#14: Elizabeth Hazen and Rachel Brown! In the wake of penicillin, humanity stood poised to be overrun by opportunistic fungal infections, at least until Hazen and Brown discovered our first effective and non-toxic anti-fungal agent!
#15: Agnes Mocsy! She studies the interactions of particles at temperatures that approximate those of the early universe, and you won’t BELIEVE what quarks get up to when things get hot!
#16: Hazel Bishop! Bishop developed the first long-lasting lipstick, made a fortune with her formula, and was ultimately cheated out of not only her company, but her own name, by a vampiric jerkwad!
#17: Annie Jump Cannon! One of the iron women of the Harvard Observatory’s Golden Age, she classified over 350,000 stars in forty four years of study!
#18: Harriet Brooks! A pioneer in radioactivity research, her work was central to the discovery of the transmutation of elements and the recoil effect that was itself central to the nuclear research of the fission era, though she herself was removed from the game early by an unfortunate marriage!
#19: Mileva Maric-Einstein! And speaking of unfortunate marriages, the first wife of Albert Einstein was a crucial partner in his early work, and was rewarded for her help by being forced to give up her first daughter, and being abandoned with her schizophrenic son during World War I in order that Albert could carry on an affair with his cousin!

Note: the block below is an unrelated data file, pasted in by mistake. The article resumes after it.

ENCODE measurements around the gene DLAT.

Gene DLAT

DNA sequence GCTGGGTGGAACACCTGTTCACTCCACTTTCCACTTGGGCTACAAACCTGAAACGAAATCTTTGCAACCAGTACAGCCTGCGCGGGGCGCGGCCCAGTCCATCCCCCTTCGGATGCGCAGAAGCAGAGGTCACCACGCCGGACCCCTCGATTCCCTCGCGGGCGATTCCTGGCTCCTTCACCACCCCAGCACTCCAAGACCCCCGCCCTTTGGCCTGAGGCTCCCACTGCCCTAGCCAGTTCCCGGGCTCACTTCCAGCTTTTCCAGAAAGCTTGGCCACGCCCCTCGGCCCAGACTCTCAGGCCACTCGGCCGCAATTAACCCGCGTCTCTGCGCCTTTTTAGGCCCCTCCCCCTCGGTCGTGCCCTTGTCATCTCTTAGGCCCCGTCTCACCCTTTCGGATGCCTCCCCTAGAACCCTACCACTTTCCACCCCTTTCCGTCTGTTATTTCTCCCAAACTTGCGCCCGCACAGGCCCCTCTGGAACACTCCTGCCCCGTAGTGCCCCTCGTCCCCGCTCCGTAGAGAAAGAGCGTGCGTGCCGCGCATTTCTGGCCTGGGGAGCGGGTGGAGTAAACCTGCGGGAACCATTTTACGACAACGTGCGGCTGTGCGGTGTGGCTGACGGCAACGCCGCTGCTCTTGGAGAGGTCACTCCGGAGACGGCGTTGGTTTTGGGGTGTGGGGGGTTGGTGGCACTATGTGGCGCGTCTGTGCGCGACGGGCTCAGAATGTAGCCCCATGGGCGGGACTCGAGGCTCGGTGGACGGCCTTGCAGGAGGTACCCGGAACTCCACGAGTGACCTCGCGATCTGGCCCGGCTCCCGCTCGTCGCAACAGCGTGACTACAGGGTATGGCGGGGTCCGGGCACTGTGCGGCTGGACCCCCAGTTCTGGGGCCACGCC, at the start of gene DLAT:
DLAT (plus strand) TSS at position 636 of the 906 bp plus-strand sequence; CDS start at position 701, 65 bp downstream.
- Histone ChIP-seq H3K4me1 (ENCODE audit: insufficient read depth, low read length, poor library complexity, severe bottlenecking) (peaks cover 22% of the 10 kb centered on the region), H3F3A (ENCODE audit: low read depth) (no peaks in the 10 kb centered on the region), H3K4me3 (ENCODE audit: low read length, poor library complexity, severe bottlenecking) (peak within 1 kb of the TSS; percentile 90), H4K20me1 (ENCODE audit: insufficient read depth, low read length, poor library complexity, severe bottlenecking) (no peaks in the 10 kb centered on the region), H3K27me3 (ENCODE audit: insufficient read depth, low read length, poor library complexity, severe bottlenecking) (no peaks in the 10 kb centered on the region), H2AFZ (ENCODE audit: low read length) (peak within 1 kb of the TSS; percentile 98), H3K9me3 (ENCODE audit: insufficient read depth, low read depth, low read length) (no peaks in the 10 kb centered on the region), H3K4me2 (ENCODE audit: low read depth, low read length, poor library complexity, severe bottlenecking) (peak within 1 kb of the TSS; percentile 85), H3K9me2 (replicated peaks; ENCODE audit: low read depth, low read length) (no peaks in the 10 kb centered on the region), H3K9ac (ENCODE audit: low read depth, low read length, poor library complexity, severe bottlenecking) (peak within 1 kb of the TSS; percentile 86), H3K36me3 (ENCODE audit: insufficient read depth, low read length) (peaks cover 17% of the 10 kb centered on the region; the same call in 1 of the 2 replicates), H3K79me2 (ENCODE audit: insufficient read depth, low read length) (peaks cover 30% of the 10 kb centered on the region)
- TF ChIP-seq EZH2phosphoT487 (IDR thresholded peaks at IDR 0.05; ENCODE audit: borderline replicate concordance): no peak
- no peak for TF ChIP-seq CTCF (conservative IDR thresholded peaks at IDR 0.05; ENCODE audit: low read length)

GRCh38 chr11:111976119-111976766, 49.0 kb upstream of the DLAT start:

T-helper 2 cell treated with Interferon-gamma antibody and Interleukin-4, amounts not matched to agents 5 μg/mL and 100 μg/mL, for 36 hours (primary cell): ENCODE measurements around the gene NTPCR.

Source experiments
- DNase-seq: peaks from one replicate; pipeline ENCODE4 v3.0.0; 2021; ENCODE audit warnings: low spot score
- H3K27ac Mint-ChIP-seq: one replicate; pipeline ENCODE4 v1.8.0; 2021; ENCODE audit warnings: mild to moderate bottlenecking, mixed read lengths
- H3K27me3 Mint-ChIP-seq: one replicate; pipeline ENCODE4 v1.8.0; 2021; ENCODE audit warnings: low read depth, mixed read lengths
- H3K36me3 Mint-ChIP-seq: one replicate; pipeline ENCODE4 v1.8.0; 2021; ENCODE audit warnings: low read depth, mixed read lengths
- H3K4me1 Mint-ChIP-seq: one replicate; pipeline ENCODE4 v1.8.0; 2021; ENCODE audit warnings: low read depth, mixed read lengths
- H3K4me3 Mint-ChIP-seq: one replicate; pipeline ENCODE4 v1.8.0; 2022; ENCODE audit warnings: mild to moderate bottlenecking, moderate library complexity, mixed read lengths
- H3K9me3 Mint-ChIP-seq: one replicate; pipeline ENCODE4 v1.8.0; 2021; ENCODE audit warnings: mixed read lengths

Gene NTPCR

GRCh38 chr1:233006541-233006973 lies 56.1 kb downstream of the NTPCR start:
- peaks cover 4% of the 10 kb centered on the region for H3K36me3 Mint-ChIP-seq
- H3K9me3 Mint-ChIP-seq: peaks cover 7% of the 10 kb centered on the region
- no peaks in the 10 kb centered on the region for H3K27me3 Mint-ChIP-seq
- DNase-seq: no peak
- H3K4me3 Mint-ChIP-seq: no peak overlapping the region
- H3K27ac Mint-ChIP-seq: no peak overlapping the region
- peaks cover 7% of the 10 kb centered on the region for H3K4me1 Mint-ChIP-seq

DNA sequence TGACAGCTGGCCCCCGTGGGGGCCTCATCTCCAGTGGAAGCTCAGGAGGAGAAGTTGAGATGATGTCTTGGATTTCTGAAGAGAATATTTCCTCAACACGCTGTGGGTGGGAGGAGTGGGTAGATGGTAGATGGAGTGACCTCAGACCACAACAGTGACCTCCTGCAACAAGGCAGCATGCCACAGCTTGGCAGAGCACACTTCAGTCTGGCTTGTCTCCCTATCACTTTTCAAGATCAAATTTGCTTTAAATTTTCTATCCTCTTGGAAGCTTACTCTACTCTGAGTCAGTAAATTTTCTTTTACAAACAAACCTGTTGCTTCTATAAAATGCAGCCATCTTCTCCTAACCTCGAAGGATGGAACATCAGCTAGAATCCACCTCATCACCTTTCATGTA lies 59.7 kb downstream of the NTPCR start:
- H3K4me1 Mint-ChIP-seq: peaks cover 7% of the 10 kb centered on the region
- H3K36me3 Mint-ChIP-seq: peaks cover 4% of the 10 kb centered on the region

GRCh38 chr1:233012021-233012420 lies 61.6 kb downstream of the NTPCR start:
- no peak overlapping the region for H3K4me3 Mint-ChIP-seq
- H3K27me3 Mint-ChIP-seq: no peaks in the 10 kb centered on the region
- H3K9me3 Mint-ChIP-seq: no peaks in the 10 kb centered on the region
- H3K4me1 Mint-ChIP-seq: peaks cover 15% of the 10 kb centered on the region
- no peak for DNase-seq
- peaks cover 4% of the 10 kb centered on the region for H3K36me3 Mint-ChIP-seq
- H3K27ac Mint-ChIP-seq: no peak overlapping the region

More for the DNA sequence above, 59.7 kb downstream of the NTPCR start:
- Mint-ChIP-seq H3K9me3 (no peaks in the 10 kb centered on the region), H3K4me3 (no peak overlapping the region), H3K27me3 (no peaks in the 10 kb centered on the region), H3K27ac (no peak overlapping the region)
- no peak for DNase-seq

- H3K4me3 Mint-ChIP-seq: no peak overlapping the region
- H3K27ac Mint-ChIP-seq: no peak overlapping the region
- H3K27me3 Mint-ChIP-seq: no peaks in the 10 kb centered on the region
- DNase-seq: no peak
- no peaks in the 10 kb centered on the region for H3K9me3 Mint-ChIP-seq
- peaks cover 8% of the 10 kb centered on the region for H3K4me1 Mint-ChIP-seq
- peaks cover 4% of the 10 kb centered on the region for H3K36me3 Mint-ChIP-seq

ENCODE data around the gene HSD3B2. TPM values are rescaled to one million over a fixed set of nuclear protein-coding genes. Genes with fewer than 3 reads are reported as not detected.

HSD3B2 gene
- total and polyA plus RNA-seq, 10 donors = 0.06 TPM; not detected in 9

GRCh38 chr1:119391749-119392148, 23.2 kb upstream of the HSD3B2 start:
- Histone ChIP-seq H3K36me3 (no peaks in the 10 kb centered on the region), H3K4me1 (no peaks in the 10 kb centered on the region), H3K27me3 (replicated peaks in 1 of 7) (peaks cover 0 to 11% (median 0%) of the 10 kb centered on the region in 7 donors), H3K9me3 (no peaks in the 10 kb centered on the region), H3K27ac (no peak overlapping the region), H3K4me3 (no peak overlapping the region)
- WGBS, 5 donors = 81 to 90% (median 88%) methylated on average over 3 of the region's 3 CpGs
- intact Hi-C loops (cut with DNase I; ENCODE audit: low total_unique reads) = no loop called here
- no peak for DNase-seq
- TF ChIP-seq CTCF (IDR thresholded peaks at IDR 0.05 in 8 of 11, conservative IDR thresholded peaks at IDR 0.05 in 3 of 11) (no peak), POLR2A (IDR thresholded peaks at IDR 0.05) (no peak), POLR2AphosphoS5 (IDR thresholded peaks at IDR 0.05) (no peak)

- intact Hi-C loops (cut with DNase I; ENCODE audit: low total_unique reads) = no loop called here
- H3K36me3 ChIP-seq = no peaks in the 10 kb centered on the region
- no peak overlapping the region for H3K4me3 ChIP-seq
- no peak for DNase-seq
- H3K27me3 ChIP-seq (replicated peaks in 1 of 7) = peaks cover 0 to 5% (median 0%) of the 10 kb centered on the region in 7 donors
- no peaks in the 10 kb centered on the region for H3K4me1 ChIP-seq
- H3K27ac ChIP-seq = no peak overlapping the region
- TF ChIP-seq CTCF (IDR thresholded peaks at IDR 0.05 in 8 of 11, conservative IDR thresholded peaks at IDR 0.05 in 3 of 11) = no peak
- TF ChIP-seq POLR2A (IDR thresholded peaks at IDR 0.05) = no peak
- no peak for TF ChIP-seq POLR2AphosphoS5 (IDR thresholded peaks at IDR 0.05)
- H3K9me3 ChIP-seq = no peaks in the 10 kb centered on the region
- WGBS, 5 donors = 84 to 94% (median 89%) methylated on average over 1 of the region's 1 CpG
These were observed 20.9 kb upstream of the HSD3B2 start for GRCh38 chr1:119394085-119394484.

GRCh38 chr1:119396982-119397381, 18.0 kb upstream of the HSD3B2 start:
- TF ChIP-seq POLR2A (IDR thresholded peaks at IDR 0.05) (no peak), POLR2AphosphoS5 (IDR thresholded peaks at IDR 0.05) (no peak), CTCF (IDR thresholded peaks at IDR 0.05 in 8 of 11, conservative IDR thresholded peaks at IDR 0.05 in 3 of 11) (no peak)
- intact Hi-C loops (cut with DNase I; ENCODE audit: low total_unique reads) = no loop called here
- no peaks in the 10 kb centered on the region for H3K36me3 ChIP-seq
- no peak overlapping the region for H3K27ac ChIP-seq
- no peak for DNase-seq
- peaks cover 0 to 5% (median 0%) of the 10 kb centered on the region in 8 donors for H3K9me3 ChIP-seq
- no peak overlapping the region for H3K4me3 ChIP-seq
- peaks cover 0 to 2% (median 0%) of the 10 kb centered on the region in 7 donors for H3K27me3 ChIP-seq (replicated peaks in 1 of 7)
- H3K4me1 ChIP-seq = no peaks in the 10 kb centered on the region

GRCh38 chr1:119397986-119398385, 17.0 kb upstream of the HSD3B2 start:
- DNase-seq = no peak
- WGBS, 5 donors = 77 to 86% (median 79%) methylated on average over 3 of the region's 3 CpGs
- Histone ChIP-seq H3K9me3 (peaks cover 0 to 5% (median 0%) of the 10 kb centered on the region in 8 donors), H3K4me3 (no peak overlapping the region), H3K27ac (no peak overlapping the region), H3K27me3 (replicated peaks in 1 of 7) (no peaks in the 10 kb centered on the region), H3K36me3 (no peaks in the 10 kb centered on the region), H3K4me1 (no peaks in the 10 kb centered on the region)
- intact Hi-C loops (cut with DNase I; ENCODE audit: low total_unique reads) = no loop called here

#20: Dorothy Hodgkin! She showed just how much could be done with x-ray crystallography and computer analysis in the discovery of large molecular structures, including penicillin, Vitamin B-12, and insulin!
#21: Helen Sawyer Hogg! Before there was Sagan, there was Hogg, a rigorous astronomer who also made time to communicate the wonders of astronomy to a more popular audience through her long-running weekly columns!
#22: Lise Meitner! The theoretician behind nuclear fission, she was ultimately cheated out of her legacy by a German academic establishment that wanted to reclaim its prestige after the fall of the Nazi regime! Soooooo… not a real feel good story per se, but an important one!
#23: Jennifer Mather! One of the world’s leading cephalopod researchers, her work on octopus intelligence has been central to their recategorization as a semi-protected life form!
#24: Elizabeth Blackburn! Her discovery of telomerase not only made us more aware of the complicated mechanisms by which DNA replicates and protects itself, but contributed important insights into cell aging and cancer!
#25: Icie Hoobler! She researched the components of breast milk and in doing so created the first scientific standards for infant-mother nutrition!
#26: The Women of Neutrino Research! A blow-out episode featuring a dozen of the great women researchers currently investigating one of nature’s most mysterious particle, the neutrino!
So there ya have it, folks! Some stories of triumph and some of tragedy, links in a chain stretching from antiquity to the present day. It is the pleasure of my life to research and share these stories, and if there’s a spot on your shelf for a volume or two of my work, well, that would be just the Bee’s Knees (which Madeline Girard could probably tell you more about, but as it happens she’s not around at the moment).